Welcome to the KingZoo and Funny Farm, where we learn to live, laugh, and love together. Here you'll find snippets of life in our zoo, parenting tips we've learned along the way, reflections on shining God's light in this world, passions in the realm of orphan care, and our journey as parents of a visually impaired child with sensory processing disorder. Have fun!
Wednesday, January 20, 2016
Yes, without Johnny Cash. I suppose the guy's okay but listening to him all day long can be a bit too much. I blame The Good Doctor for introducing the Little Man with Black Hair to the Man in Black. Now we have to listen to him constantly, identifying when he is singing with a guitar and when he is not. When we hear drums and when we do not. And if it's a song Mr. Victor does not recognize, then I have to answer the question a hundred times or more, "Is this Johnny Cash?" Yes, Victor, don't you recognize his voice? "Is that his voice?" Yes, Victor, that is his voice. It is Johnny Cash. And Heaven forbid that youtube switch us to June Carter Cash!
Don't get me wrong. We love Victor. I love Victor. But life with Victor is unlike life with any of the other children in this house. And yes, I do know that each child is unique. But for the most part, things have been pretty cookie-cutter. And this one is just more unique than the rest.
The other children learned pretty quickly that temper tantrums would get them nowhere. And banging their own head or biting their own arm during a tantrum would hurt so they would do it once and never again. Not this child. He seems to need the release of these self-injurious behaviors. I am open to suggestions but I can tell you that ignoring, reverse psychology, offering a pillow, creating a safe and cushioned area, picking him up, snuggling him, etc. do not work. Well, the last two keep him from hurting himself but then he kicks me so not necessarily the best alternative. Unless we're in public because most other people prefer to see a child hurting his mother than hurting himself. The reaction is far better if I'm being kicked or have a bloody lip than if he is banging his own head. Go figure.
I have potty trained 6 other children at age 2 and have been successful in the process (yay, me!). Yes, 6 of 6 are completely trained. Surprised? 1 came to me trained. Child #8, however, is now on Week 39 (give or take a few weeks and breaks for my sanity) with only an average of 60% success on a daily basis. I have promised my mother, mother-in-law, and the nursery workers plenty of rewards for sending him home trained but obviously no one is taking me seriously. And so I clean the pee off the floor. Again. Happily, of course. No, not happily, but joyfully. Because we do love our Mr. Victor.
We love his smile.
And his sense of humor.
His snuggling and his hugs and kisses.
And most of all, I think I love his conversations.
He used to always tell us he had a question but would usually follow-up with a statement. So Eden told him that he should tell us he had a statement instead. So now he tells us he has a statement. Usually it's something un-profound like, I am going in the den. Great, Buddy, and have fun. But now he seems to know the difference so I'll get a conversation something like this:
Victor: Mommy, I have a question to make.
Okay, what is your question?
Victor: No, I have a statement and a question.
Okay, what is your statement?
Victor: I am going outside.
I don't think so; it's freezing outside. What is your question?
Victor: Are we going to a store?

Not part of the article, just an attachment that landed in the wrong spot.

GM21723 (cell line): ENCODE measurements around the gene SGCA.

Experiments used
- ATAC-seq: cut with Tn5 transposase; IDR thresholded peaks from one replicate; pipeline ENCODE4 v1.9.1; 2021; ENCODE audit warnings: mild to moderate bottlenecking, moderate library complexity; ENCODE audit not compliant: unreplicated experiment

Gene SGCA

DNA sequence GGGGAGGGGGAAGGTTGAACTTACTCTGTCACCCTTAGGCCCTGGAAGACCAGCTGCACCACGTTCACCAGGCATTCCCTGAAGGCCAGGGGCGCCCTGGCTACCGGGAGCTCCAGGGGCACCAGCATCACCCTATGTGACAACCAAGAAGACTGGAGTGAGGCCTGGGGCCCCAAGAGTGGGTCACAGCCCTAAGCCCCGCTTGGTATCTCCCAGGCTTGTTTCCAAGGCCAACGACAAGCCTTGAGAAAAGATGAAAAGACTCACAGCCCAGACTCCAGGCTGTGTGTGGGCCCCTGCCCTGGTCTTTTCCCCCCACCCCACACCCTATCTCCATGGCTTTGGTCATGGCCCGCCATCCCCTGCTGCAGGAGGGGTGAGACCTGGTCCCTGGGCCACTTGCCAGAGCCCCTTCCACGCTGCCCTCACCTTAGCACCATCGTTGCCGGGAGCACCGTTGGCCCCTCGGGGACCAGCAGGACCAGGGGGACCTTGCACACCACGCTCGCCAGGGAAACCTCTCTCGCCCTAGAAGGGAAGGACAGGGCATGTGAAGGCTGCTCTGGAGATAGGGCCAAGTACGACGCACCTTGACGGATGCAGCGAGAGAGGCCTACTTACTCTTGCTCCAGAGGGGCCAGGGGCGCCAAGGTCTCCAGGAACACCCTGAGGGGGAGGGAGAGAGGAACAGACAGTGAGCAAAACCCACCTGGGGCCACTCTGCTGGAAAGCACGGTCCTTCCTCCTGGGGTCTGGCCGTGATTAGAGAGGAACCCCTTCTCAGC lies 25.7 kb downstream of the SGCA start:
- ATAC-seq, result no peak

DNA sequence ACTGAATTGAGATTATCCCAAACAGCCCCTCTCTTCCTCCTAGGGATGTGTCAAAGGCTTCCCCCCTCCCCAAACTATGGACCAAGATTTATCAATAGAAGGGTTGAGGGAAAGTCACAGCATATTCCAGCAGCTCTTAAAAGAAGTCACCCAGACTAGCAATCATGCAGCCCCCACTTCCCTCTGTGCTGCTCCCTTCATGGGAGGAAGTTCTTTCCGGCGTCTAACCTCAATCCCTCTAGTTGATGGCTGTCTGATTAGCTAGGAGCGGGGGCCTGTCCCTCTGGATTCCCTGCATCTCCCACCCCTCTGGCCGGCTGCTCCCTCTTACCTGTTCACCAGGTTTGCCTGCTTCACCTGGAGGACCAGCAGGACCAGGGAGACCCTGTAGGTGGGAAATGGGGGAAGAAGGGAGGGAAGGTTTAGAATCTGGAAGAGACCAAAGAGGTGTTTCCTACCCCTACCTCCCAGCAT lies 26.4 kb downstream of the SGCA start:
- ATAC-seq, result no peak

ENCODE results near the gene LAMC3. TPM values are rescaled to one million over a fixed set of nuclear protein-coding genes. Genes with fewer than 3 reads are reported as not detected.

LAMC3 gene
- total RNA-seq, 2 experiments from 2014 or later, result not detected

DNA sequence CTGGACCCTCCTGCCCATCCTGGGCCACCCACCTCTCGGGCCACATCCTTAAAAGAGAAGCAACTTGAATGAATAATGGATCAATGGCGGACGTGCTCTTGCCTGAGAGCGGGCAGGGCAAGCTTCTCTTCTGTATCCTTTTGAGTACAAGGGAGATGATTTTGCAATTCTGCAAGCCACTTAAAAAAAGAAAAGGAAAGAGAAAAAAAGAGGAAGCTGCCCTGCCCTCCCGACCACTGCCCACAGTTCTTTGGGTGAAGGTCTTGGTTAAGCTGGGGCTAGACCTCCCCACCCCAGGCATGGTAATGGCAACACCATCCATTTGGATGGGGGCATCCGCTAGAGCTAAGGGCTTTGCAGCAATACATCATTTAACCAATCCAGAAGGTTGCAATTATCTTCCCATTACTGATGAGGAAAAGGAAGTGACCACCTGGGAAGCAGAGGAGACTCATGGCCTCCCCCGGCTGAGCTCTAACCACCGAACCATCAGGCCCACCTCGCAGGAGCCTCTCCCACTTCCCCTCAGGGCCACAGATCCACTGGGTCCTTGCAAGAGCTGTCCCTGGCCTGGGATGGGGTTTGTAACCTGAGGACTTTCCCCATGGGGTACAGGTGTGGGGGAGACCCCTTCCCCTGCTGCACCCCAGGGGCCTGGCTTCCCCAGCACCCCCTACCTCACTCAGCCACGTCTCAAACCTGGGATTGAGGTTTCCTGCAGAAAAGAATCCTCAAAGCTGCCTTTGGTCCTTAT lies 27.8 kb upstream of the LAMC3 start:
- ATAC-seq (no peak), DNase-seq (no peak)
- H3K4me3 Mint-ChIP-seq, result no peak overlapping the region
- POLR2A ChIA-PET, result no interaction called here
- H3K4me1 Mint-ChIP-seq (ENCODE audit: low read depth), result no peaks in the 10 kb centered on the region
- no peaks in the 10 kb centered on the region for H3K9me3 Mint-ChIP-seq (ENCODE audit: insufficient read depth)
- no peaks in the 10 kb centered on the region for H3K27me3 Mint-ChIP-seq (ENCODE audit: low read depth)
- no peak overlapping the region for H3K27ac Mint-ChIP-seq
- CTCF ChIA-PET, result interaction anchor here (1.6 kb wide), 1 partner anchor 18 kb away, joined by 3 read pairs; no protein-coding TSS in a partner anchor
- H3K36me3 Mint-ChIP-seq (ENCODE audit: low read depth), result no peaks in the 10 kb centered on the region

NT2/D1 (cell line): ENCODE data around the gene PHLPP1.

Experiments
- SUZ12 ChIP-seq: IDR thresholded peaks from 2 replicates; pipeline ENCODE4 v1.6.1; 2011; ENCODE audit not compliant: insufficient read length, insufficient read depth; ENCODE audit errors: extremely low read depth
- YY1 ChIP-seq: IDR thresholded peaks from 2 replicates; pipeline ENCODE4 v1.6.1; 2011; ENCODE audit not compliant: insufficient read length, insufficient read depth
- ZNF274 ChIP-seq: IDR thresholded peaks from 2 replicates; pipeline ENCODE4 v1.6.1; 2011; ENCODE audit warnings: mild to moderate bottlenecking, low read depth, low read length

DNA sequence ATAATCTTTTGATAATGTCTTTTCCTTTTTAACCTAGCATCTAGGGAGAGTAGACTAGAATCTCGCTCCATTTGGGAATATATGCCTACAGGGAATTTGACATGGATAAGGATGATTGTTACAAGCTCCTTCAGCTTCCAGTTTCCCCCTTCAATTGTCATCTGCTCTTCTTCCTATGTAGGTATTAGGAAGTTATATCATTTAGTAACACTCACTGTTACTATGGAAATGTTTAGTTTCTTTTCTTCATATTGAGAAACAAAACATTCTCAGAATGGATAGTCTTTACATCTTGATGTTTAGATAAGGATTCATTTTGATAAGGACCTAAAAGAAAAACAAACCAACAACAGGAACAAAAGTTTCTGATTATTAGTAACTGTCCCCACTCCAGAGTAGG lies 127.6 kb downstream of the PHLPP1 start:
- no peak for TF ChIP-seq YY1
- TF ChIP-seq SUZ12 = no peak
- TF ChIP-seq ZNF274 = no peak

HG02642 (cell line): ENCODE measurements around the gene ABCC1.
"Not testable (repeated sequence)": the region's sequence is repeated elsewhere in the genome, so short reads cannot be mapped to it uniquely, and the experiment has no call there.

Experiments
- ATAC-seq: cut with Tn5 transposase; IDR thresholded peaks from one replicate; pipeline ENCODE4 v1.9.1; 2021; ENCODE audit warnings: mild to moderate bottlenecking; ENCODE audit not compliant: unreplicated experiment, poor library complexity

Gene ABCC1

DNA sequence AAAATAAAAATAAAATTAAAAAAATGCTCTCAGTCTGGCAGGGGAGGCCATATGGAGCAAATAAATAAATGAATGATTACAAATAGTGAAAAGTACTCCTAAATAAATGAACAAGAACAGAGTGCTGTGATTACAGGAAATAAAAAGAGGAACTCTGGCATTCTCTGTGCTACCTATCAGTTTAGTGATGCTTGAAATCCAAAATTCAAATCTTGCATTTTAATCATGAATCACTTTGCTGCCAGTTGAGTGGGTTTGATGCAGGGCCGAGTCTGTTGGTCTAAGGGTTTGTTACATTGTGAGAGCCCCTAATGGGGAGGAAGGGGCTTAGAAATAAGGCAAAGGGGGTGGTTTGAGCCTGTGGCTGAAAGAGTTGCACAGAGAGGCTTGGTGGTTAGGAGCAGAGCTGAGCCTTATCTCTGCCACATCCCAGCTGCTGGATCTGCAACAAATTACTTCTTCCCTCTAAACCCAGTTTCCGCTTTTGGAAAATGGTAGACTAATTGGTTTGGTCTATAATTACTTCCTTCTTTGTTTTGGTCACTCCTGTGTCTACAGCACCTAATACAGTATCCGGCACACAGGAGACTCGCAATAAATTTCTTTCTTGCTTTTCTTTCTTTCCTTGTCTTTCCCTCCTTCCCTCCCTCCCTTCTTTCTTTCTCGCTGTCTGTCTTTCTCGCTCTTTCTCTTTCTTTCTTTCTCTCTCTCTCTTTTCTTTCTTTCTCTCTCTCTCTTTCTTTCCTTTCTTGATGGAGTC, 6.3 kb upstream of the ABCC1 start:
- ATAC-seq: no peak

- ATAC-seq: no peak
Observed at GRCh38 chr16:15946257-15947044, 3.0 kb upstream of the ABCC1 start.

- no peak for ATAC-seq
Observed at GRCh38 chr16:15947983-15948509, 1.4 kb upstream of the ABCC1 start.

No. Again, it's freezing outside and besides, your mother is an introvert and prefers to stay home. Is that okay?
He also uses this tactic to make requests.
Victor: Mommy, I have a statement.
Okay, what is it?
Victor: I am having chocolate.
No, I don't think so but good try and thank you for being polite.
And sometimes he uses our methods against us in conversation. A few months back, he was having trouble with transitions (trouble is not quite the right word here, think: all out knock-down, drag out, self-injurious bang-fest). One of his therapists suggested that we use specific words like "first" (while moving his left hand in a downward motion) and "then" (while moving his right hand in a downward motion) so he would learn that what he wanted was coming but that first we had to do something else. So, it might go like this, "First (moving left hand down) we will put your shoes on. Then (moving right hand down) we will go outside."
It didn't take him long to figure out how this worked so he would use this to tell me what he wanted, "First we go to the pool. Then we go to McDonald's." Umm, no, you have me confused with your father. So he'd try another tactic. "First we put shoes on. Then we go to the pool." Ummm, no, still wrong. I'm not taking you to the pool today.
Cue temper tantrum.
But we're learning. Mr. Victor has some major sensory needs going on. Head banging and biting are obviously sensory releases for him but inappropriate releases so we need to find other ways for him to use his body and his upper body muscles in particular. He does enjoy the pool so we try to get to the YMCA a few times a week. Wearing a swim vest he has figured out how to float and "swim" and would probably spend all day there if we let him. He also now has a sensory area in part of the basement with his own ball pit, slide going into the ball pit, Hippie-beads in the doorway (he calls it his shower), a light switch he can reach and turn on-and-off to his heart's content (until a sighted person yells for light), a cocoon swing, a tunnel, and a rope ladder. Oh, and a padded floor to keep us all from having heart attacks at the sight of him taking risks with his gross motor skills.
So, Mr. Victor, keep on being you. You have been victorious and you will continue to be victorious. Thank you for teaching so much about faith and trust and loving through the hard.